You will need to account for these environmental differences and still conduct some testing in Prod to make sure that the environment itself does not break your code/software.

Dream 2

When software is developed, tested and validated in Dev, promoting it to Prod is just a matter of copying it from Dev to Prod without any changes/adjustments.

Reality 2

However, in actuality, again environmental differences may require adjusting your code for the new environment. For example, data sources and data targets may have different library names or library references, or different directories or files names. If your application automatically sends out an email to a distribution list of your application users, you most likely will have different distribution lists in Dev vs. Prod.

Of course, you may capture all these differences into a configuration file, which will keep all the differences between Dev and Prod environments out of your code. However, in this case, your application becomes data-driven (with the configuration file being a data driver) and, as such, the configuration file itself becomes part of your software. Obviously, these configuration files simply cannot be copied from Dev to Prod during the promotion since they are inherently different.

Therefore, you cannot say that for promotion from Dev to Prod you can just copy your software. At least that is not true for that configuration file.

This reality makes the promotion process quite sensitive and susceptible to errors. Besides, we must maintain two versions of the application (Dev and Prod) and make efforts not to mix them up and not overwrite each other.

Adaptive programming

Adaptability is the ability to adjust to different environments, much like a chameleon changes its color to better blend into its surroundings.

If we can develop a program that automatically adjusts itself to run in either the Development or Production environment, it would mean that we have found a solution making Dream 2 a reality.

You can copy such a program between the environments back and forth and you don’t need to change a thing in it. Because it is identical in both, Dev and Prod.

You can even store a single version of this adaptive program in a centralized shared location and access it to run by either the Development or Production server. This holds true even though these environments may use different data sources, different data targets, different email distribution lists…

The key for such an implementation is the program’s self-awareness when it knows which environment it is running in, and based on that knowledge adapts to the environment by adjusting its configuration variables.

But these are just words of make-believe promises. Let’s get to the proof.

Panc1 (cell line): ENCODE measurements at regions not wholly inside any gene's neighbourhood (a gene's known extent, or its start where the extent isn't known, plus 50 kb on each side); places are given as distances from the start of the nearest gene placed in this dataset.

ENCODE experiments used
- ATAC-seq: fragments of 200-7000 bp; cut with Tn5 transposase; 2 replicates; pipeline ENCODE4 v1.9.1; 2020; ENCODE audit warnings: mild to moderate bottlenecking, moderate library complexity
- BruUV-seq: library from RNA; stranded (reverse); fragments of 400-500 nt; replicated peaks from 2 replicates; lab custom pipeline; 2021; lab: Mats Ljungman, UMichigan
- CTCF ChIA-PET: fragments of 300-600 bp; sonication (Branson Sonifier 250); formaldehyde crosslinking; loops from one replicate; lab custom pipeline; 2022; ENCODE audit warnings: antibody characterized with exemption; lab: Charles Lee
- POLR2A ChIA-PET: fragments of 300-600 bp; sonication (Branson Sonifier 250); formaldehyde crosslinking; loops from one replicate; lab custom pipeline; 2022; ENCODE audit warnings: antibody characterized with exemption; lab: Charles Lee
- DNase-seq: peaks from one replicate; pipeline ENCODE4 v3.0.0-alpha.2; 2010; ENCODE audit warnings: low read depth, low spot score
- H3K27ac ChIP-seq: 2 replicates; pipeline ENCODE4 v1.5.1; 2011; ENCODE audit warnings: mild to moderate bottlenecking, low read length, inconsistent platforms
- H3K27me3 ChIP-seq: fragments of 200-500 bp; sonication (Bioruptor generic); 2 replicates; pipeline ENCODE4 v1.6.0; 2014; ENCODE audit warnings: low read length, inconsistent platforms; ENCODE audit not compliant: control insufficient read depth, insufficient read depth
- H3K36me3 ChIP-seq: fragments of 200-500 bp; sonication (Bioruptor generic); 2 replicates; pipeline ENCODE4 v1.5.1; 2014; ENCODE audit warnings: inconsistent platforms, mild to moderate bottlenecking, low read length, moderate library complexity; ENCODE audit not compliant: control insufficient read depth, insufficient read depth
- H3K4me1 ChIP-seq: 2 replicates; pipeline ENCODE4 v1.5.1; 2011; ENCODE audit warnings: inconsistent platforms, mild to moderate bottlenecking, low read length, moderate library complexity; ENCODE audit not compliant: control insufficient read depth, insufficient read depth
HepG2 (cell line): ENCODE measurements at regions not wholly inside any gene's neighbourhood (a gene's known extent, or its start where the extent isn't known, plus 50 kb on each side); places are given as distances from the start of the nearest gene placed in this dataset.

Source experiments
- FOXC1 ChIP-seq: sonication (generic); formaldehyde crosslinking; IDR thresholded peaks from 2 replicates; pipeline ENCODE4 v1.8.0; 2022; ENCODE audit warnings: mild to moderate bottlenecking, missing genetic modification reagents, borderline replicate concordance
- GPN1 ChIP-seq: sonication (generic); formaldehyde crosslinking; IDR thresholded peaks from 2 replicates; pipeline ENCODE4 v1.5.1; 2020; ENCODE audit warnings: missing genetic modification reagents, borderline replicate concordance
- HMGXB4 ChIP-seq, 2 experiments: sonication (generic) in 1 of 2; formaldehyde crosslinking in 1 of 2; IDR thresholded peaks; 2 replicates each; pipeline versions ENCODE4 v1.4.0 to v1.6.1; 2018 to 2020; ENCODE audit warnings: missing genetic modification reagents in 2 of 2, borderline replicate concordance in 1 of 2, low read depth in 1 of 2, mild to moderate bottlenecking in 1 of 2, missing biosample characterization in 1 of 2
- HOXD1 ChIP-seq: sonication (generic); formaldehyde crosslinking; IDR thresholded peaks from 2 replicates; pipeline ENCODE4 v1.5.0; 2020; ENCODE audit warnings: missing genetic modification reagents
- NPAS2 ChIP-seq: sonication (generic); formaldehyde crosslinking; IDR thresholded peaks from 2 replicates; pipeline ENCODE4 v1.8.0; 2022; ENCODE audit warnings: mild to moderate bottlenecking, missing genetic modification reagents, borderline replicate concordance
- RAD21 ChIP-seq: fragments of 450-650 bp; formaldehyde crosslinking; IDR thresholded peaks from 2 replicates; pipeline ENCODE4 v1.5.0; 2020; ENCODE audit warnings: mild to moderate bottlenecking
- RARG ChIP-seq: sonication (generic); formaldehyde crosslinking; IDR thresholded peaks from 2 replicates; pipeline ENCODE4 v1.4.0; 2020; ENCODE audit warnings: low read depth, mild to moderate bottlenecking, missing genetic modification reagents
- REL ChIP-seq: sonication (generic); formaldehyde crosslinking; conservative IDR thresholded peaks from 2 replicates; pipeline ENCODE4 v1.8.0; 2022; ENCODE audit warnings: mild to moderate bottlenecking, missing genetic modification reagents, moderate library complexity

Identifying the environment your SAS program runs in

Suppose you have SAS software installed in the following two environments:

  • Development, where the SAS application server runs on computer DEVSRV.YOURDOMAIN.COM
  • Production, where the SAS application server runs on computer PRODSRV.YOURDOMAIN.COM

If you have SAS® Enterprise BI Server or SAS® BI Server installed you may have your metadata servers either on the same device/computer/machine/server as the application servers or on separate machines. Let’s say these are separate machines: DEVMETASRV.YOURDOMAIN.COM and PRODMETASRV.YOURDOMAIN.COM.

When we run a program in a particular environment (server), we usually know in which environment we run this program. However, in order to build an adaptive program we need to make sure the program itself knows which environment it is running in.

The key here is the SYSHOSTNAME automatic macro variable that the SAS System conveniently makes available within any SAS session. It contains the host name of the computer that is running the SAS program. In our adaptive program, &SYSHOSTNAME macro variable reference will be equal to either DEVSRV or PRODSRV depending on which environment our program runs in.

Making a SAS program adapt to the Development or Production environment

Now, when our program knows its running environment, we can make it adjust to that environment.

Let’s consider a simplified scenario where our program needs to do the following different things depending on the running environment.

Adaptability use case

1. Read a source data table SALES from a metadata-bound library:

  • In DEV: library named ‘SQL CORP DEV’;
  • In PROD: library named ‘SQL CORP’.

2. Produce target Excel file, report.xlsx and save it a specified directory on a non-SAS machine:

  • In DEV: \\DEVOUTSRV\outpath
  • In PROD: \\PRODOUTSRV\outpath

3. Send out an email to a distribution list (contact group) of users when the report is ready:

Adaptive code implementation

The following SAS code illustrates this adaptive technique:

/* ----- Configuration section ----- */
%if "&syshostname"="DEVSRV" %then
%do; /* Development server */
   %let metasrv = DEVMETASRV;
   %let lname = SQL CORP DEV;
   %let outsrv = DEVOUTSRV;
   %let tolist = "";
   options symbolgen mprint mlogic fullstimer;
%if "&syshostname"="PRODSRV" %then
%do; /* Production server */
   %let metasrv = PRODMETASRV;
   %let lname = SQL CORP;
   %let outsrv = PRODOUTSRV;
   %let tolist = "" "";
   options nosymbolgen nomprint nomlogic nofullstimer;
   /* adjust email distribution list based on test_trigger_YYYYMMDD.txt file existence */